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The Gig: General Manager of the 54-story Ritz-Carlton and
 JW Marriott Hotel Complex in Downtown Los Angeles

By Hugo Martin, Los Angeles TimesMcClatchy-Tribune Regional News

October 17, 2010 - --The gig: General manager of the 54-story Ritz-Carlton and JW Marriott hotel complex at L.A. Live in downtown Los Angeles.

A local guy: Javier Cano, 53, is the son of Mexican immigrants, born near Chinatown at what was once known as the French Hospital and is now called the Pacific Alliance Medical Center. Today he can see the neighborhood where he was born and grew up from the top floor of his hotel complex.

A long route to the top: He made a lot of stops on his way to the top of the Ritz-Carlton. His father was a butcher from Durango, Mexico, who wanted his son to be an engineer. But Cano was drawn to the hotel industry after working as a front desk clerk at a motel while he attended college at St. Mary's University in San Antonio. Over the last 30 years or so he has been promoted up the ranks, from running a front desk to overseeing a laundry operation, a housekeeping department and a hotel restaurant. As a manager, Cano has run hotels in Mexico, Hawaii, Anaheim and Los Angeles. He is married with four children.

"For right now, I can't imaging doing anything else," Cano said during a break from work in the lobby of the Marriott.

The challenge: Cano was named general manager of the hotel complex nearly two years before the 1,001-room project was completed, when it was a massive hole next to Staples Center. Today he runs two hotels joined together. That means keeping track of two lobbies, six restaurants, several cocktail lounges, 878 hotel rooms in the Marriott hotel on the lower floors, 123 rooms at the Ritz-Carlton hotel on the 22nd to 26th floors, plus 224 condominiums on the 27th to the 52nd floors. He oversees a staff of about 900 people.

A case of nerves: Cano said he was most nervous during the first few days after the $970-million skyscraper opened in January. On the first day, the phone lines were mistakenly crossed so that one guest got all of the room-service calls. Meanwhile, another guest checked into a room with no toilet. The phone lines were uncrossed and a toilet was installed by the end of the day, Cano said.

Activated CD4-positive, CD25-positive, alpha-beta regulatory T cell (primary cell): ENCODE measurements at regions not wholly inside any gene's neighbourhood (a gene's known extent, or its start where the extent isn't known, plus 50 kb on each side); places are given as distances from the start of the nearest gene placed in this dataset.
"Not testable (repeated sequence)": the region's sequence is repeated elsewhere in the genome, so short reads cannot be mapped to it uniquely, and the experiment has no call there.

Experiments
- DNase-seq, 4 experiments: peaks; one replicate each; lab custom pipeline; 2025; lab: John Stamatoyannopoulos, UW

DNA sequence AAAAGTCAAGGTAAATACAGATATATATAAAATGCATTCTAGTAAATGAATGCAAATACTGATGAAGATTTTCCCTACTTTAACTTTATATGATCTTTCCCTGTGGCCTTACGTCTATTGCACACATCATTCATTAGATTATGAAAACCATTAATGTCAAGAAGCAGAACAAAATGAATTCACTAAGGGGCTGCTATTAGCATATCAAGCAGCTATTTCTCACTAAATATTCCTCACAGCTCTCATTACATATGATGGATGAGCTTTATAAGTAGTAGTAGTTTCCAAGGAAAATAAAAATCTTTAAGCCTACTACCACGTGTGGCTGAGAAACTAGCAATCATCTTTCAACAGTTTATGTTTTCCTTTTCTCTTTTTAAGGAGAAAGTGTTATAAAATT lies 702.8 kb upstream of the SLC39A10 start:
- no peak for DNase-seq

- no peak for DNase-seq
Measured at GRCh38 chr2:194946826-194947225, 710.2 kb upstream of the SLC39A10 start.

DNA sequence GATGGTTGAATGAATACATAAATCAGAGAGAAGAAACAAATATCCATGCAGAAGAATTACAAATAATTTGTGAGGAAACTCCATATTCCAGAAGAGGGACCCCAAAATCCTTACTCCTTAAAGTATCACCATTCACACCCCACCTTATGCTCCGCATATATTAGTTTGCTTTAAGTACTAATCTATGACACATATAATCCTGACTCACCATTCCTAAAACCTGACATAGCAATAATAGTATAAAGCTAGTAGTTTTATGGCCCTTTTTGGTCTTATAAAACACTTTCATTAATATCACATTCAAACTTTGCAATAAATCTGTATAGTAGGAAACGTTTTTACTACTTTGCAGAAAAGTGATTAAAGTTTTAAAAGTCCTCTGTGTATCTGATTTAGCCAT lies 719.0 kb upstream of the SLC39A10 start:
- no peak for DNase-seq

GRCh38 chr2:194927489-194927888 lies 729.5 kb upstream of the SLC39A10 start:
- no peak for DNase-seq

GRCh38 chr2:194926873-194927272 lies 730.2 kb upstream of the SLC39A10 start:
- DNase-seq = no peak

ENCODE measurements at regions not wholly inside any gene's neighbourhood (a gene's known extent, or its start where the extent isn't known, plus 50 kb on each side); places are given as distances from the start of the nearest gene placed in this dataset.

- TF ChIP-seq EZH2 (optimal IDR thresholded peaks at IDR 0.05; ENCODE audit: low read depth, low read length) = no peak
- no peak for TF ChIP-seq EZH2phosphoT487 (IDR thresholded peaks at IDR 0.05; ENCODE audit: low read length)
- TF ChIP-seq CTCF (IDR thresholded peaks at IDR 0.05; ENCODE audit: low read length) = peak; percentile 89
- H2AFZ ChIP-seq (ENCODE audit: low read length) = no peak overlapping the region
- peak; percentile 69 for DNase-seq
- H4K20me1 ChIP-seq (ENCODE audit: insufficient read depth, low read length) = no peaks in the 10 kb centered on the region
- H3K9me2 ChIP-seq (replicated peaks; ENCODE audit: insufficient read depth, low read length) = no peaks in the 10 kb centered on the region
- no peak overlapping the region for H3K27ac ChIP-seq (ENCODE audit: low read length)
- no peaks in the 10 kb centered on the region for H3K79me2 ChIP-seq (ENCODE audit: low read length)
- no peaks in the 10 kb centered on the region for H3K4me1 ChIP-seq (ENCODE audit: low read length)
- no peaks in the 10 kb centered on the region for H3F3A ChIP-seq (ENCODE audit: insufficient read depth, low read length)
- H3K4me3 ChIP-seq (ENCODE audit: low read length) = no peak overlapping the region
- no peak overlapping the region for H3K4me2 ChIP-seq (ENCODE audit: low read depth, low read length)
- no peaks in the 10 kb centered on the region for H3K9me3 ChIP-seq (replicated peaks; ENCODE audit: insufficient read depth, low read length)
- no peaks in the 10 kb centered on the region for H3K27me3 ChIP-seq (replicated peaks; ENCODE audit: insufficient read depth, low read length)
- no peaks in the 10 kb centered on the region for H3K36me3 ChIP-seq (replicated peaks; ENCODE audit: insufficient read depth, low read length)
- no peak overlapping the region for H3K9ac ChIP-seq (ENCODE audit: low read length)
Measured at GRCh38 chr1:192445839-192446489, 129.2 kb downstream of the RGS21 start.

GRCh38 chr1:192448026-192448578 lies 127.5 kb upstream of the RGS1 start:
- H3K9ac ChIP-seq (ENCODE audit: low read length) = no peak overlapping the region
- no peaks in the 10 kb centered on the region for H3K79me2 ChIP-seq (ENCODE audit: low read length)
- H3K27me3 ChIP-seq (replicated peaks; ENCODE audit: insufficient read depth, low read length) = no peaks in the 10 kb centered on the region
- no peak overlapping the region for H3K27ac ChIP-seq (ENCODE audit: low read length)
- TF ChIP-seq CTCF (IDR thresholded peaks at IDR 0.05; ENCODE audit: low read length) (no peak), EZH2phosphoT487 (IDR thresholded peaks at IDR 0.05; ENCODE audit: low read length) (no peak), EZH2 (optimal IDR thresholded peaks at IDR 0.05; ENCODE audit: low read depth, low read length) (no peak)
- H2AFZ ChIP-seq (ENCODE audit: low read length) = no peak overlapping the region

The secret to his success: "I always felt I was not the smartest in the group, but no one was going to outwork me," Cano said. As a result, he said, he often puts in 12- to 13-hour days.

How to make it in the hotel industry: Cano believes that a great hotelier communicates well with people and can guess the needs of guests without being told. He gives the example of a housekeeper who notices that a guest has been untucking his bed sheets to give his feet more room when he sleeps. The next day the housekeeper makes up the bed without tucking in the sheets. "We like people to engage their common sense," he said.

The good, the bad and the paperwork: Cano, who describes himself as an extrovert, said he most enjoyed walking throughout his hotel, getting reviews from his guests. "Some people are very open," he said. "They are more so when I identify myself as manager." But the job also entails spending hours a day sitting behind a desk doing paperwork. "I hate paperwork," Cano conceded.

Going the extra mile: To unwind, Cano jogs along the shore near his home in Redondo Beach. He has run several 10-kilometer races and a half marathon but is having trouble breaking away from work long enough to train to tackle a full marathon, a goal he hopes to attain next year. With a mixture of pride and embarrassment, Cano pointed out that his 79-year-old father has already completed that feat, running the Los Angeles Marathon twice when he was 69 and 70.

Previous job: Before accepting his current post, Cano managed the Ritz-Carlton hotel in Kapalua, Maui. That raises the question: Who would leave Maui to work in Los Angeles? Cano said he was drawn away from the Hawaiian island by the challenge of managing Los Angeles' newest hotel tower complex. "It's the only one of its kind," he said.

Cano added: "I will work anywhere that palm trees grow naturally."

hugo.martin@latimes.com

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Copyright (c) 2010, Los Angeles Times

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